O hushed October morning mild … ?
O hushed October morning mild,
Thy leaves have ripened to the fall;
Tomorrow’s wind, if it be wild,
Should waste them all.
The crows above the forest call;
Tomorrow they may form and go.
O hushed October morning mild,
Begin the hours of this day slow.
Make the day seem to us less brief.
Hearts not averse to being beguiled,
Beguile us in the way you know.
Release one leaf at break of day;
At noon release another leaf;
One from our trees, one far away.
Retard the sun with gentle mist;
Enchant the land with amethyst.
For the grapes’ sake, if they were all,
Whose leaves already are burnt with frost,
Whose clustered fruit must else be lost—
For the grapes’ sake along the wall.
Robert Frost, A Boy’s Will, 1913
With apologies to Robert Frost, who probably has no equal as a 20th-century nature poet writing in English, we confess that we have always thought that his tribute to October misses Olympian perfection by a hair’s breadth. What we see as a flaw is a single word, its first word, one letter long. Strapping a frilly bonnet onto a Degas ballerina would have a similar effect. In our frankly inexpert view, the first line scans perfectly well without this archaism. Somehow, it fails to irritate in its repetition in line six, so why not just let it be there?
In some biographical tome or critical exegesis we have no time to look for, there must be an explanation for why Frost chose to begin with ‘O’. Could he have set himself a test, in which he had to try to knock John Keats’s ‘To Autumn’ off its pedestal? Was it both an hommage — Frost’s love of the early Romantic poets is well known — and friendly competition?
Certainly for ears in our time, Frost’s is the greater poem because it is so lean and quirky — deeply felt yet flintily austere; and as true in every detail it observes as the strong, beautiful muscles in Degas’s balletomane bronzes. Nature serves the Keats verses as a backdrop for a passionate reverie. For Frost, it is at front and centre.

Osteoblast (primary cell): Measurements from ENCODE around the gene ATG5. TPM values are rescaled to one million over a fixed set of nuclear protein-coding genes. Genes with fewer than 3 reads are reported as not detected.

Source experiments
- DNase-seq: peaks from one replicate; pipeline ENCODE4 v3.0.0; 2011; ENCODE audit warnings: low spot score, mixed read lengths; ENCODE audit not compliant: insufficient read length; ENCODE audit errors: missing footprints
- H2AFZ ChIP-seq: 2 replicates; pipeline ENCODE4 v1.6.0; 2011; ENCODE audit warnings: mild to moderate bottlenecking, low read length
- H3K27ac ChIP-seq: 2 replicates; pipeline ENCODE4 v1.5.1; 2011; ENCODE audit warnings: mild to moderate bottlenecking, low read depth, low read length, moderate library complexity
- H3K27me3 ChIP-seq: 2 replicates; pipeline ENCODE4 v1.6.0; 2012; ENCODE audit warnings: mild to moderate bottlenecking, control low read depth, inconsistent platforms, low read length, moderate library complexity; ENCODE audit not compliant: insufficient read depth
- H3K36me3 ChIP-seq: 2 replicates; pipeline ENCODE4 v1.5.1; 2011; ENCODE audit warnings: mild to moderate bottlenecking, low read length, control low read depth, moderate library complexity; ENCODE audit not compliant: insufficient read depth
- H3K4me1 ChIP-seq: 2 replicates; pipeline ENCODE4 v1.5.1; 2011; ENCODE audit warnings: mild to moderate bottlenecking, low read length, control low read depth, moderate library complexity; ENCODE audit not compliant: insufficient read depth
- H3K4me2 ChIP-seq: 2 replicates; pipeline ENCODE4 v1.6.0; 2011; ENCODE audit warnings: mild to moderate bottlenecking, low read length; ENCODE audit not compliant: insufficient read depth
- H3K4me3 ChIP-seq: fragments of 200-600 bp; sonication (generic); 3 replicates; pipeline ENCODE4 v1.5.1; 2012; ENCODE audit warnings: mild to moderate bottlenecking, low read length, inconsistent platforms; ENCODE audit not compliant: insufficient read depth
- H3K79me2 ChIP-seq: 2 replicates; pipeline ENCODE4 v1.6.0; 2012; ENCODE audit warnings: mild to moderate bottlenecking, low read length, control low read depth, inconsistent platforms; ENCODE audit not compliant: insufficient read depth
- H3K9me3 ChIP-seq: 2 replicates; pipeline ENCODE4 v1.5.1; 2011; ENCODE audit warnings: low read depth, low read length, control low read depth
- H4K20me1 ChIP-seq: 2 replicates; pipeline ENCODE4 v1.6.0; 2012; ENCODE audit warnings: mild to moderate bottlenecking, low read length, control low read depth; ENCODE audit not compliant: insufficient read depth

But it would be unfair for history — when the 20th century also seems much further away than it does now — to judge Frost to be the better poet, not just because each man wrote for a different era of literary conventions and taste, roughly a hundred years apart. Keats, who would die at 25, only a year after ‘To Autumn’ was published, was 23 when its lines came to him. It would take a heart of stone to escape an excruciating twinge of sadness, reading or recording these facts. What he managed to accomplish in his firefly’s span certainly warrants his pegging as a young poet of genius.
By contrast, Frost was slow to make his mark as a poet, having ‘allied himself with no literary school or movement.’ He was on the verge of his fifth decade when his October poem appeared in his first collection, A Boy’s Will — which he had to publish himself, after years of having his work rejected by magazines.
Almost no one learns poetry by heart after school, but there must be lots of other people, we suspect, who committed it to memory as adults and recite it this month, year after year, feeling a shiver up the spine at the end of it.